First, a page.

Lens neutralisation

Published on 27/04/2017 by admin

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Last modified 27/04/2017

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Lens neutralisation

It is possible to establish the spectacle distance and near prescription (and also prismatic component) of a pair of bifocal spectacles using a lens box according to the principle of lens neutralisation. This estimate may not be as accurate as that established using a focimeter, but lens neutralisation is still a useful skill to have and one that is assessed in the Refraction Certificate Examination.

‘Lens neutralisation’ means using lenses that are equal in magnitude but opposite in direction to neutralise the spectacles, so there is no overall effect. For example, a +2.50 sphere in a spectacle lens is neutralised with a –2.50 spherical trial frame lens. A 2 pd BO prism will be neutralised by a 2 pd BI prism.

First, to establish if the lens is minus or plus, complete the transverse test. Pass the lens horizontally from right to left across a vertical line. If the image of the line moves in the same direction (right to left) as the sweep (‘with’), the lens is minus. If the image of the line moves in the opposite direction to the sweep (‘against’), the lens is plus. You may also notice that minus lenses will minify objects and plus lenses will magnify.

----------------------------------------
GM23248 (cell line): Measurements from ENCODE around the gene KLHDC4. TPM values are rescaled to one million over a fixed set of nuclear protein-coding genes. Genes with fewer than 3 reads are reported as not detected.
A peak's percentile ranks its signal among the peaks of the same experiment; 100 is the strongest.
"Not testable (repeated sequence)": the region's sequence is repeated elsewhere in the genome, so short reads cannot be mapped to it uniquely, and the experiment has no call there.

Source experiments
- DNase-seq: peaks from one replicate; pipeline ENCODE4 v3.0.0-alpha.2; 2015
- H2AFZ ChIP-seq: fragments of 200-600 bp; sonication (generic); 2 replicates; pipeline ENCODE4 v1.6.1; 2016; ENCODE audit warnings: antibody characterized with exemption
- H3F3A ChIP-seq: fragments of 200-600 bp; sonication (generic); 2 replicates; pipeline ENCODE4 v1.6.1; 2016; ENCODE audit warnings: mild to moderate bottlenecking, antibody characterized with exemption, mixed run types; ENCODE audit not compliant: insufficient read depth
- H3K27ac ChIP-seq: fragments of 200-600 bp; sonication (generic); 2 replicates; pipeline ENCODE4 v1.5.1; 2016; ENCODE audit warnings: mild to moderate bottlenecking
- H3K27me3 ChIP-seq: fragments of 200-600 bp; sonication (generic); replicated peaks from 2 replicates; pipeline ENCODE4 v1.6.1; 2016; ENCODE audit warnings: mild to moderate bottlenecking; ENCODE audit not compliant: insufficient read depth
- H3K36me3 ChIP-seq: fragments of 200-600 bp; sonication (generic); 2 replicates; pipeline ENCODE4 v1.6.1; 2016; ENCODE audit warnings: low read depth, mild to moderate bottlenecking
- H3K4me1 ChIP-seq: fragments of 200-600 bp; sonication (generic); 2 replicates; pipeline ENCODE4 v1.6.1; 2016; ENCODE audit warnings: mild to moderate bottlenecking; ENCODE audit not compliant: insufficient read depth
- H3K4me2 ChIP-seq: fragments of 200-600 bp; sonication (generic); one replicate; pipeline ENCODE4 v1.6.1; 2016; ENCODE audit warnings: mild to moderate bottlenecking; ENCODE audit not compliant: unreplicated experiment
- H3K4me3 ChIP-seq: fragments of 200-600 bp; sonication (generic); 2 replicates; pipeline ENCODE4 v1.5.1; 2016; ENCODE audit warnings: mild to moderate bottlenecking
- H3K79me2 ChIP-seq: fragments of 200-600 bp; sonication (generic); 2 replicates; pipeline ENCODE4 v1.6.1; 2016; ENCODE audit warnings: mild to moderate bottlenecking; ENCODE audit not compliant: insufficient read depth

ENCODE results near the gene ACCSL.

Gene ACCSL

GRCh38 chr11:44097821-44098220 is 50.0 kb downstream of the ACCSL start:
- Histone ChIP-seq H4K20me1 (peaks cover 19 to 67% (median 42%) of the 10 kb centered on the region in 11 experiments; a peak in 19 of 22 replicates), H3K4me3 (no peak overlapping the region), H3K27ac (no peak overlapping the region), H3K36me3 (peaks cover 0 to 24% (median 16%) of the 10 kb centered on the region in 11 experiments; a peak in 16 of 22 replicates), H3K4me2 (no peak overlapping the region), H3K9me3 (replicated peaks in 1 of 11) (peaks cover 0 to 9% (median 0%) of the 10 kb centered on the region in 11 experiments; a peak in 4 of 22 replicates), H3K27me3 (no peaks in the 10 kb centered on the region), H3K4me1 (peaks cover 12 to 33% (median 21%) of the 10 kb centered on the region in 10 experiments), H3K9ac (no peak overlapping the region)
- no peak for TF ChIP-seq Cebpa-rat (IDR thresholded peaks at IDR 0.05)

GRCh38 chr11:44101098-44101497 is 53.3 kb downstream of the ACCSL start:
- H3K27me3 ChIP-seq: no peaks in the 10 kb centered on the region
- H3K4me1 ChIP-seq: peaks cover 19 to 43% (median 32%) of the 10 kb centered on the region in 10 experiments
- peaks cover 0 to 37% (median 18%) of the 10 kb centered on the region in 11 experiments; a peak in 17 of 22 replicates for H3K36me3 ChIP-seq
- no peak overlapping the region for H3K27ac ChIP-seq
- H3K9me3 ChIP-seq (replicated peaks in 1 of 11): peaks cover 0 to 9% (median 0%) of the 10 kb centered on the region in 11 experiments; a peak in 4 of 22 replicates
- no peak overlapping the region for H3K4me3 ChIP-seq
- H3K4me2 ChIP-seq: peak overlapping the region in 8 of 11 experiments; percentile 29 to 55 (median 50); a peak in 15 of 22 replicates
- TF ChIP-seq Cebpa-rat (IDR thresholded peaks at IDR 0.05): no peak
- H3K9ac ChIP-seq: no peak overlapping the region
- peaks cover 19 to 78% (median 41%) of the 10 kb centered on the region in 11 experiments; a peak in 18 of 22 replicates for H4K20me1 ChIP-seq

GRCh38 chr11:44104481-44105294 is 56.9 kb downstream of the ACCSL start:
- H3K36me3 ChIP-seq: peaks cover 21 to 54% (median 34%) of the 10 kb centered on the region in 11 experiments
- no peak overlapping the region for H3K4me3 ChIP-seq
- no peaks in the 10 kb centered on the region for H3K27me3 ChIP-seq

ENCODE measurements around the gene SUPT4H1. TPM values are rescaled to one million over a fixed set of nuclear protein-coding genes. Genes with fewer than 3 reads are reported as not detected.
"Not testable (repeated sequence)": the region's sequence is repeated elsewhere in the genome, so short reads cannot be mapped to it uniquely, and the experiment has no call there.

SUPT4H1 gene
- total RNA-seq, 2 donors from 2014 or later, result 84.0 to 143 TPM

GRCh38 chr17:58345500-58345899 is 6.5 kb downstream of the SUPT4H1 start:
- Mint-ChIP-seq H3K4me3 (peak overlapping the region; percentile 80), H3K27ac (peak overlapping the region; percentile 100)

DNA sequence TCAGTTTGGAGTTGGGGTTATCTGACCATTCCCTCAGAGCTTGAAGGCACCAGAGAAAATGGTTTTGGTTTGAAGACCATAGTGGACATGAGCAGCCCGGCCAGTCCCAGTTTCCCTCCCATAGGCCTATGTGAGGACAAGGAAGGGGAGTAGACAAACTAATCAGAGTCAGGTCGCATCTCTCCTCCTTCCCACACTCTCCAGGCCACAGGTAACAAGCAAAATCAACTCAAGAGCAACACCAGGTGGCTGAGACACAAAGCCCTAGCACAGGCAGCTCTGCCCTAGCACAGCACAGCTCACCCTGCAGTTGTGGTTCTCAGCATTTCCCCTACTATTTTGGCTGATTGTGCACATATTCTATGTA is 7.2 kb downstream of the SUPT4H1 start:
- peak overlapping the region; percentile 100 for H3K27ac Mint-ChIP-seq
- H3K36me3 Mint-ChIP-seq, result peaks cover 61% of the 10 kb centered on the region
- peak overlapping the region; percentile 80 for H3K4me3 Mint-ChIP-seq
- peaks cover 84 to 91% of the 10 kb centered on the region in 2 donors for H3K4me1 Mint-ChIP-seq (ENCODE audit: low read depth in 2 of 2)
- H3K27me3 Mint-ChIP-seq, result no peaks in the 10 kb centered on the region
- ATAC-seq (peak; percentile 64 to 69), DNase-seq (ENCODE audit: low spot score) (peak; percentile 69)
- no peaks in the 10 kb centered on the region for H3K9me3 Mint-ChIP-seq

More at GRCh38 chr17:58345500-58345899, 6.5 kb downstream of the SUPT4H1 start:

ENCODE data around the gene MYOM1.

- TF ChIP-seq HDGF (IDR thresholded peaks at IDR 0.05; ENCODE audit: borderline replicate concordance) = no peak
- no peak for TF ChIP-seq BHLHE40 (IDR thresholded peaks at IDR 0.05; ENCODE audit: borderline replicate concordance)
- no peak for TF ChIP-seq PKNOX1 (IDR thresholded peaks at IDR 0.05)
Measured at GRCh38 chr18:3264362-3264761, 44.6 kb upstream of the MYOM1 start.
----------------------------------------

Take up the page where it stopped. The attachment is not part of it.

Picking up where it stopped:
If the transverse test implies the test lens is minus, place a plus lens (say, +3.00 sphere) in direct contact and see if this eliminates the movement of the vertical line image. If the movement is still with the sweep, try a more plus lens; if it is against, try a less plus lens. The reverse is true for plus test lenses. Neutralisation occurs when the image of the vertical line remains still as the lenses are swept across them horizontally.

Note that it is vital that lenses are held in close contact, since if they are held apart their effective power is altered.

Once the lens has been neutralised, the prismatic component (if present) can be neutralised in the same fashion by the application of equal and opposite prisms. Images viewed through a prism are displaced towards their apex. Hence, a 3 pd BU prism will shift the image downwards and be neutralised by a 3 pd BD prism. Neutralisation occurs when the image is not shifted at all by the combined prisms.

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